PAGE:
Court:MADRAS HIGH COURT
Bench: JUSTICE M. Thanikachalam
BOMMI & ANR. Vs. MUNIRATHINAM Decided on 28 July 2004
When Marriage Itself is Disputed, DNA test to Check the Legitimacy of Child Before Passing Maintenance Award can be Demanded and Should be Allowed.
The plaintiffs in O.S. No. 202 of 2001 on the file of the Principal District Munsif Court, Arni are the revision petitioners.
2. The revision petitioners as plaintiffs have filed the suit against the respondent herein, showing him as defendant, for maintenance. The first plaintiff claims that she is the legally wedded wife of the defendant and their marriage has been solemnised, according to the Hindu custom and rites, in the presence of the elders, on 17.10.1985. It is the further case of the revision petitioners, that the second plaintiff, by name Sonia (minor) is the child born to the first plaintiff and the defendant, due to their joint living as husband and wife, in pursuance of the above said marriage.
3. The plaintiffs and defendant are not living jointly. The plaintiffs are the residents of Ambedkar Nagar, Arni Town, Thiruvannamalai District. The defendant is living at Arakonam Railway Quarters, since it appears he is employed in the Railways. The plaintiffs/revision petitioners accusing the respondent/ defendant, as if he had deserted the wife and child about 12 years ago, failed to provide maintenance, despite having means, whereas they have no means of their own, for survival, have filed the suit for recovery of a sum of Rs. 1,000/- as maintenance, for the first plaintiff /wife and for the recovery of a sum of Rs. 500 per month, towards maintenance of the second plaintiff/daughter, in addition praying for a charge to be created over the properties described in the plaint, which belong to the respondent/defendant.
4. The suit is opposed by the respondent/defendant contending, that there was no marriage between the first plaintiff and the defendant, that the second plaintiff is not the daughter of the defendant, born through the first plaintiff, that elsewhere in 1986, for some time, there was some illegal relationship between the first plaintiff and the defendant and that at present the defendant is married to another lady and, as such, he is not bound to maintain or provide maintenance to the plaintiffs legally.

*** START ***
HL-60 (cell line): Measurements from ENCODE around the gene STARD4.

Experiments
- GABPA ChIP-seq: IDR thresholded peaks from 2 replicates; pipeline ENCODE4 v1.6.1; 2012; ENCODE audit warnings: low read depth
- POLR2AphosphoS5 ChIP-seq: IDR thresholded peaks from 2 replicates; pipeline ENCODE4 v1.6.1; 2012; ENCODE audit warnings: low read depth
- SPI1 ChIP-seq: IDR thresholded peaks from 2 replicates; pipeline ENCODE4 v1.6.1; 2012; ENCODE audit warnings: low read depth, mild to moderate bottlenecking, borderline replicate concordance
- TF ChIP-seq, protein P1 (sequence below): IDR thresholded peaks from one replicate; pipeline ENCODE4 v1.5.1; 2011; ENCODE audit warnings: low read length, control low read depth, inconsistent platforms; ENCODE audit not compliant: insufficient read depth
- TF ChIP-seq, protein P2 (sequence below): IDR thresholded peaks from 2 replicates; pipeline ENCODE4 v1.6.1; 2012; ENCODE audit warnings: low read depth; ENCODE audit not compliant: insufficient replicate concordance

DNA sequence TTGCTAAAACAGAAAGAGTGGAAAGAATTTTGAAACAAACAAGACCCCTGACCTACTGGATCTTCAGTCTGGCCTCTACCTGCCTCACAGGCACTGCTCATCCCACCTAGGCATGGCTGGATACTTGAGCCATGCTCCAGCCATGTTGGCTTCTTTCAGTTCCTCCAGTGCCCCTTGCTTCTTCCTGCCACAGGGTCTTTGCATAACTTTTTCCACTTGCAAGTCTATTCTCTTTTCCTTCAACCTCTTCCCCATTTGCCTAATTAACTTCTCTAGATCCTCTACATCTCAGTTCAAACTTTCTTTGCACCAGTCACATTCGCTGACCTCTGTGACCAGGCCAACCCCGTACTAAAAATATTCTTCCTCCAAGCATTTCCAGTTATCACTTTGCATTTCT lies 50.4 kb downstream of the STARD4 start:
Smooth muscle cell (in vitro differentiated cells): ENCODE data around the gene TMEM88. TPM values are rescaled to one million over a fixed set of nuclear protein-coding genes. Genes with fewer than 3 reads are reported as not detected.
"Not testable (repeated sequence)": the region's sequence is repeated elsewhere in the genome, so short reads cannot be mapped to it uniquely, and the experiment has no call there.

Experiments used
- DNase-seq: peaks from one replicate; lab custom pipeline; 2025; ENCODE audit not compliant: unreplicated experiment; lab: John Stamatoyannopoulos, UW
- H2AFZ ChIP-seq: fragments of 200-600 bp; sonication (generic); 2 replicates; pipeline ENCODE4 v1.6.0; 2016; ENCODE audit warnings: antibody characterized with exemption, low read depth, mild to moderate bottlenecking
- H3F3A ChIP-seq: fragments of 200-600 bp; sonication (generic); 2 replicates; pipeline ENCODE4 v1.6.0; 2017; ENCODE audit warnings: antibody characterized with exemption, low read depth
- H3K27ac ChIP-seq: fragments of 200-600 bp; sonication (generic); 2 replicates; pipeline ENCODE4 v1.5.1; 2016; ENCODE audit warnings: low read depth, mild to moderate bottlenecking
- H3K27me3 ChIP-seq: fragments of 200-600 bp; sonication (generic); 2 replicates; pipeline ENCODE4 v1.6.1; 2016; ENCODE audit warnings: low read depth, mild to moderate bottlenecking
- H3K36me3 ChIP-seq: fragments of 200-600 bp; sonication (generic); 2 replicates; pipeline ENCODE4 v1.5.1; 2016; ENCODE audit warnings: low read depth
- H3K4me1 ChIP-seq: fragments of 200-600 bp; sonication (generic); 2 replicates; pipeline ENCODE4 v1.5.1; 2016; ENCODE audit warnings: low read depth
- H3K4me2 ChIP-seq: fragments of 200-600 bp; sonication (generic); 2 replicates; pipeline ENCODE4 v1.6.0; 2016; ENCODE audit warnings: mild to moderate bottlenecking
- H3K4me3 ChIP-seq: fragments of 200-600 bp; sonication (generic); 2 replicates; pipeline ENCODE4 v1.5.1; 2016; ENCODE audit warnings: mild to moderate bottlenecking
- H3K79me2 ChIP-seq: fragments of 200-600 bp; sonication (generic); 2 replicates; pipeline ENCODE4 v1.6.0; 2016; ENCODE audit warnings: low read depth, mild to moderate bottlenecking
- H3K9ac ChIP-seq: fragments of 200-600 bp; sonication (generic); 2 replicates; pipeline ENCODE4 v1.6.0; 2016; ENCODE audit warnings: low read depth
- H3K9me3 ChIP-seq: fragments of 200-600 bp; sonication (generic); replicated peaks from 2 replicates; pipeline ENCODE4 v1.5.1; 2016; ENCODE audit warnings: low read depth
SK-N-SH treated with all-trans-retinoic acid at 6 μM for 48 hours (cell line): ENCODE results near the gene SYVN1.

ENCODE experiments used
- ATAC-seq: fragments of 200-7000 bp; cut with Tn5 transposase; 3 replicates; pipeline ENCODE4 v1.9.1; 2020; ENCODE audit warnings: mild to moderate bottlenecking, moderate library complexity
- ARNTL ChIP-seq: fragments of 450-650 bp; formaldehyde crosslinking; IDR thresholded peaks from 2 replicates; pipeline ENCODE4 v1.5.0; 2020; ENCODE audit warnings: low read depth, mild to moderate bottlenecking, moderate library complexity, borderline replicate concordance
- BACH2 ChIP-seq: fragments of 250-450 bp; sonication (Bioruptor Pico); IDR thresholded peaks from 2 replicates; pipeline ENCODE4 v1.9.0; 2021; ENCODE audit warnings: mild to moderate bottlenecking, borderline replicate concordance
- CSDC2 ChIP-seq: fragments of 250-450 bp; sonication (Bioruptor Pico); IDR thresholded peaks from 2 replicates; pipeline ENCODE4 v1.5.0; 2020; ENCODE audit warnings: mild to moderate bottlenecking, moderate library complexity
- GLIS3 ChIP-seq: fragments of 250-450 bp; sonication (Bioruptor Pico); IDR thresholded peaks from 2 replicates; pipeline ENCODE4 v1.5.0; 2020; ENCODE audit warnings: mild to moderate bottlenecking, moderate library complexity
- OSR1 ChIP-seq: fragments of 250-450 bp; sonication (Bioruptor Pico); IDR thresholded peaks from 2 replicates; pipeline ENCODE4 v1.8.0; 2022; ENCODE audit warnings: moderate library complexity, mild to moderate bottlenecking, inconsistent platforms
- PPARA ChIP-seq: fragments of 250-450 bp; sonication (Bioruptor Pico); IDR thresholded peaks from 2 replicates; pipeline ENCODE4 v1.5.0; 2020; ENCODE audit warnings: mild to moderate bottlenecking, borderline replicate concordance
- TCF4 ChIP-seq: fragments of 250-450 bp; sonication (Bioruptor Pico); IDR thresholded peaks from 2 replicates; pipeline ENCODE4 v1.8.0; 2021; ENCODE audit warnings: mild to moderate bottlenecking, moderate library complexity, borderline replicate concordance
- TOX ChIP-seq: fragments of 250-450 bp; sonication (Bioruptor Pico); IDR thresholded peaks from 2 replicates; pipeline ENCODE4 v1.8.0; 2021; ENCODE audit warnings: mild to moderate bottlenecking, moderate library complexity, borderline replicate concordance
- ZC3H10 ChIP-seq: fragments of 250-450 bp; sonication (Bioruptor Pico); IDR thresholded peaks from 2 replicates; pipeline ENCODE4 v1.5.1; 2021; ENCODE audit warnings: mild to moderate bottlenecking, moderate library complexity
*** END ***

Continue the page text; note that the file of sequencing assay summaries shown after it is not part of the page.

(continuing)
5. In the written statement itself the defendant has stated he is ready to undergo for D.N.A. test, to ascertain the paternity of the second plaintiff. When the trial was in progress, after examining witnesses also, the defendant filed a petition under Order 26 Rule 10(a) read with Section 151 of CP.C, seeking direction from the Court, to test the D.N.A. of the defendant and the second plaintiff, in order to ascertain the paternity of the second plaintiff. The application was opposed mainly on the ground, that the petition was filed belatedly, after the examination of the witnesses and that in view of the presumption available under Section 112 of the Indian Evidence Act, there is no need to undergo D.N.A. test, as claimed.
6. The learned District Munsif, appreciating the rival claims of the parties, as well as the pleadings in the plaint and the written statement, felt that if D.N.A. test is performed, that will be much helpful to decide the paternity of the second plaintiff. In this view, the learned Trial Judge allowed the application on 9.4.2003, which is challenged in this revision.
7. Heard the learned Counsel for the petitioners, Mr. V. Raghavachari and the learned Counsel for the respondent, Mr. P. Valliappan.
8. The learned Counsel for the revision petitioners submits—
(i) that in view of the presumption available under the Indian Evidence Act, D.N.A. test is not at all necessary, to decide the paternity of the second plaintiff, which could be decided on the basis of the evidence already recorded.
(ii) that a minor child cannot be compelled to (undergo) D.N.A. test and put to torture by giving blood, under the cover of D.N.A. test, which is protected under the Constitution of India also.
9. Opposing the above contentions, the learned Counsel for the respondent submits, that the presumption contemplated under Section 112 of the Indian Evidence Act, is not available to the second plaintiff in this case, since the alleged marriage between the first plaintiff and the defendant is seriously disputed. Admittedly, for the past more than 12 years or so, the plaintiffs and the defendants are not living under the same roof and in this way, there is no access. Therefore, the learned Counsel for the defendant further submits, that in view of the admitted separate living and denial of marriage, the presumption contemplated under Section 112 of the Indian Evidence Act, could not be invoked. In this view, he submits that if the defendant’s blood and the second plaintiff’s blood are tested scientifically for D.N.A., certainly that would enlighten about the paternity of the second plaintiff and in case the D.N.A. is positive, the second plaintiff in fact would stand benefited, legitimising her birth also, making sure who is the father. The learned Counsel further submits, by ordering D.N.A. test, no prejudice would be caused to anybody, that too, at present considering the scientific accuracy of D.N.A. test.